Professor Booth read for a degree in Engineering Science at Hertford College, Oxford, from 1993-7. Following this he spent three months at the Max Planck Institute for Biophysical Chemistry in Goettingen, Germany, researching methods for multi-photon microscopy. His doctoral work in adaptive optics for confocal microscopy took place in the Department of Engineering Science at the University of Oxford from 1997-2001, during which time he was also a member of Jesus College. In 2001, Professor Booth was elected to a Junior Research Fellowship at Christ Church and in 2003 was appointed a Royal Academy of Engineering/EPSRC Research Fellow. In 2007 he was awarded a five-year EPSRC Advanced Research Fellowship and was concurrently elected to a Hugh Price Fellowship at Jesus College. He became Professor of Engineering Science in 2014.
Light is a versatile tool for imaging and engineering on microscopic scales. Optical microscopes use focused light so that we can view specimens with high resolution. Such microscopes are widely used in the biomedical sciences. Similar optical systems are used in optical data storage applications, such as CD or DVD systems. However, focused light has other less well-known uses. It can be used to initiate chemical reactions that create polymer or metal building blocks for fabrication on the sub-micrometre scale. Alternatively, high intensity lasers can be used to shape objects, by melting or vaporising small regions of material, effectively carving a structure into shape. Light has another useful property, in that it exerts forces as it passes through objects. Although these forces are minuscule, they are sufficient to move small objects in the focus of a microscope. Such 'optical tweezers' have been used to control and sort particles and even to manipulate living cells.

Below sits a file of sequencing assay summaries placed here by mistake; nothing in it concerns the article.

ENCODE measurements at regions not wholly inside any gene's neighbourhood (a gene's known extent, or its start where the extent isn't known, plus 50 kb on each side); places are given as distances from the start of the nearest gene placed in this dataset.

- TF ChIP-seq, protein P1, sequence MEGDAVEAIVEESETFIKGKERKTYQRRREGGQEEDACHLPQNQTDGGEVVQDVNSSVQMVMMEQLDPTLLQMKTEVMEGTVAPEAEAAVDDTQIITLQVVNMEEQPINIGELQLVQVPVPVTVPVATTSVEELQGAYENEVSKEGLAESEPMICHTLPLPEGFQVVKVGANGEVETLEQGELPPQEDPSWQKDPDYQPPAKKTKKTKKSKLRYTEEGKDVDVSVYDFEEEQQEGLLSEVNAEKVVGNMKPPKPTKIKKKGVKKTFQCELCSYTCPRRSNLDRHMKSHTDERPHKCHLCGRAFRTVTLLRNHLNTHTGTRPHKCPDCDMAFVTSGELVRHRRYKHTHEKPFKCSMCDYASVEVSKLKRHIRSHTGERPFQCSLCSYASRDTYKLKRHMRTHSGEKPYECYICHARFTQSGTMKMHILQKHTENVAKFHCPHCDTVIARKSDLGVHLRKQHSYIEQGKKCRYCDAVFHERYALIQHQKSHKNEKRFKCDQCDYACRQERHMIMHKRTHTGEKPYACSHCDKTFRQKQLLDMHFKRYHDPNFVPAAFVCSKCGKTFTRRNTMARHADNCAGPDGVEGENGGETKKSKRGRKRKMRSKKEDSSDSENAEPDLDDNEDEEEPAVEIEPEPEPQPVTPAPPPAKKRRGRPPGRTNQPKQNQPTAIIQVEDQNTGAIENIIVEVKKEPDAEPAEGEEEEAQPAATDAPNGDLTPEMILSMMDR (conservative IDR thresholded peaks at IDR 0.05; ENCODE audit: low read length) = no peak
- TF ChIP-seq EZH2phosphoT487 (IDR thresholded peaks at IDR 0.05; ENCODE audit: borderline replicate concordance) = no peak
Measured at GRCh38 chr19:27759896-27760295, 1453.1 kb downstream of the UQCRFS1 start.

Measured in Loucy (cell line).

All of these techniques are affected in some way by aberrations, optical distortions that are introduced when focusing through the specimen or substrate. Professor Booth's research centres on the development of adaptive optics for these applications. These adaptive optics techniques were originally developed for astronomical and military purposes, for stabilising and de-blurring telescope images of stars and satellites. Such images are affected by the optical distortions introduced by turbulence in the Earth's atmosphere. The most obvious manifestation of this is the twinkling of stars seen by the naked eye. Recent technological developments, such as compact and affordable deformable mirrors for compensating the optical distortions, mean that this technology is now being adapted for more down-to-Earth reasons. This has opened up the possibility of using adaptive optics in these smaller scale applications.
Subject notes for courses taught at Jesus College:
Engineering (including all branches and Joint Courses)